The challenges raised by The Wall are significant, and part of a much larger narrative than business alone. They are at the heart of our ability to solve tough problems and avoid economic and environmental catastrophe. But right now I encourage you to be selfish. We’ll leave the fate of humanity for future discussions.
The Wall is impacting your speed, quality, and team engagement in measurable ways. It probably also has a real impact on your quality of life as well. So let’s start there.
The good news is very few companies are showing leadership here so it’s easy to stand out. This is my plea for us all to start leading.
Seeing The Wall
If you’re on the business side of things—product, marketing, sales, etc.—you may view your IT department as the enemy at least some of the time.
They lack urgency, insist on more caution (a.k.a. testing and security) than your market windows allow, don’t seem to really get the idea of a Minimum Viable Product. And worst of all, they speak a language that seems designed to confuse and scare you.
If you’re on the IT side, the business probably seems clueless, even reckless. It’s like they just don’t care about quality, stability, or security—and they certainly don’t care about your quality of life.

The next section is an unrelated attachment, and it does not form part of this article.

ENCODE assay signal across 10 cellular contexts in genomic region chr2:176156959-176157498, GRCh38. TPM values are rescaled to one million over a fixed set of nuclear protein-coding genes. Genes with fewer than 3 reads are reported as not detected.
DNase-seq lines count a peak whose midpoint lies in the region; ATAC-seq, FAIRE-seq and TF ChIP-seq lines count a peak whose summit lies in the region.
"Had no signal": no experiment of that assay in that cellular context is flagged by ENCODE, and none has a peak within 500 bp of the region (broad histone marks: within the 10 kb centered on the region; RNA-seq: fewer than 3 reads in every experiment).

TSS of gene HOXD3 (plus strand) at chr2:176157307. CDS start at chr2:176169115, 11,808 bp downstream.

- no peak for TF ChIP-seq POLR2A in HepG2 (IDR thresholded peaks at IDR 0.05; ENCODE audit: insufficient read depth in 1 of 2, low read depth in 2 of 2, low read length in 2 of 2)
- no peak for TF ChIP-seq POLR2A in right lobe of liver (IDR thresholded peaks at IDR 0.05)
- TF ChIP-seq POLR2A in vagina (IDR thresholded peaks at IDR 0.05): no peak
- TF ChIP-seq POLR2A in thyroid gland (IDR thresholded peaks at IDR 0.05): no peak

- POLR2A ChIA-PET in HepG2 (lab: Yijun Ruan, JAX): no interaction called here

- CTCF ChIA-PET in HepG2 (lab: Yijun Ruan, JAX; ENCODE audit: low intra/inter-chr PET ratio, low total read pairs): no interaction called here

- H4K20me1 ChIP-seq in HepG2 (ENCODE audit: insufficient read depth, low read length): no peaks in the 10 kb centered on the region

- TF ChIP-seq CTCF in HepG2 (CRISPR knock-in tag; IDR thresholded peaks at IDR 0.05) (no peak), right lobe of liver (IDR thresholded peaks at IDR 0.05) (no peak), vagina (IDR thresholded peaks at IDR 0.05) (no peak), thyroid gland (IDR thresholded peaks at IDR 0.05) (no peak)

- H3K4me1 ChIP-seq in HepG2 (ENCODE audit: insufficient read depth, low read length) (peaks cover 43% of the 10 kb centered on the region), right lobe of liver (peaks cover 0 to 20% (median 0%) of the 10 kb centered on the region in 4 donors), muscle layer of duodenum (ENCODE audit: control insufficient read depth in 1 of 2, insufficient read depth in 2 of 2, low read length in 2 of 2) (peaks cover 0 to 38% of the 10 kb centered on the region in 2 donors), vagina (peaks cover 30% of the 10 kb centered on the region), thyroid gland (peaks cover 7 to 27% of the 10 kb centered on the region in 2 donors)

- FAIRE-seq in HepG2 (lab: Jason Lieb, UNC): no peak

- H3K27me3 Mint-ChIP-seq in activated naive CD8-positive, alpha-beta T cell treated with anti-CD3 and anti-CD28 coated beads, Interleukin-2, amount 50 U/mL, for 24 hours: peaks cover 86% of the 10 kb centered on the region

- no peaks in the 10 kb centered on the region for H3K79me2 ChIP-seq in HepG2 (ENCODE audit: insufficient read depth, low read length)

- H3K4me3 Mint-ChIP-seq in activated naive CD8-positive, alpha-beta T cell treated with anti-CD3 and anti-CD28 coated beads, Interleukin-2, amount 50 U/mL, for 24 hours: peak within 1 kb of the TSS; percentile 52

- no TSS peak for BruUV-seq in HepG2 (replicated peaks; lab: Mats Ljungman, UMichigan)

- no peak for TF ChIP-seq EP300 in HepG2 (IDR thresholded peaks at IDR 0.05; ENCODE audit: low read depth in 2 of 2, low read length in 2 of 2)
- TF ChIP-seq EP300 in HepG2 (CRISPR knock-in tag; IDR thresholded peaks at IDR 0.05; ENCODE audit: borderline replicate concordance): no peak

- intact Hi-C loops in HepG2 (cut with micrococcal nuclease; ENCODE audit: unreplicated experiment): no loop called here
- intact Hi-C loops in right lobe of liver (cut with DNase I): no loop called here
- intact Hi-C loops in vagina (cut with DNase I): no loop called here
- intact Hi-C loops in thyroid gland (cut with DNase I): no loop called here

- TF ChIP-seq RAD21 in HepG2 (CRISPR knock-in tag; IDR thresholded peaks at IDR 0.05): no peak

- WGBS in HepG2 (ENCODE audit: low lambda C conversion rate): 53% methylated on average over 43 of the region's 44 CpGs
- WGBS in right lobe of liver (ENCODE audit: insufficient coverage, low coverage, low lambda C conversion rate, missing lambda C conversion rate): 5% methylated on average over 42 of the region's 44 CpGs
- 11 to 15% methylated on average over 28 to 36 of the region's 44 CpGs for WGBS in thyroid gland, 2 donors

In this environment blown release dates, blown budgets, and underperforming products seem to be the norm. As are bureaucratic heavy-weight change-managements systems, a mysterious dependency on a few super-star developers, and tons of overtime during and after production releases.
We all recognize there’s a problem, and it’s almost always “over there.” My friend Geoffrey Bourne at Citi points out that blame and the use of the word “they” when speaking of colleagues is a key indicator your organization suffers from this separation.
Welcome to The Wall.
When we notice these patterns we respond by trying to change processes and the tools that accompany them. We also day dream about firing a bunch of people. There are entire industries devoted to these two efforts.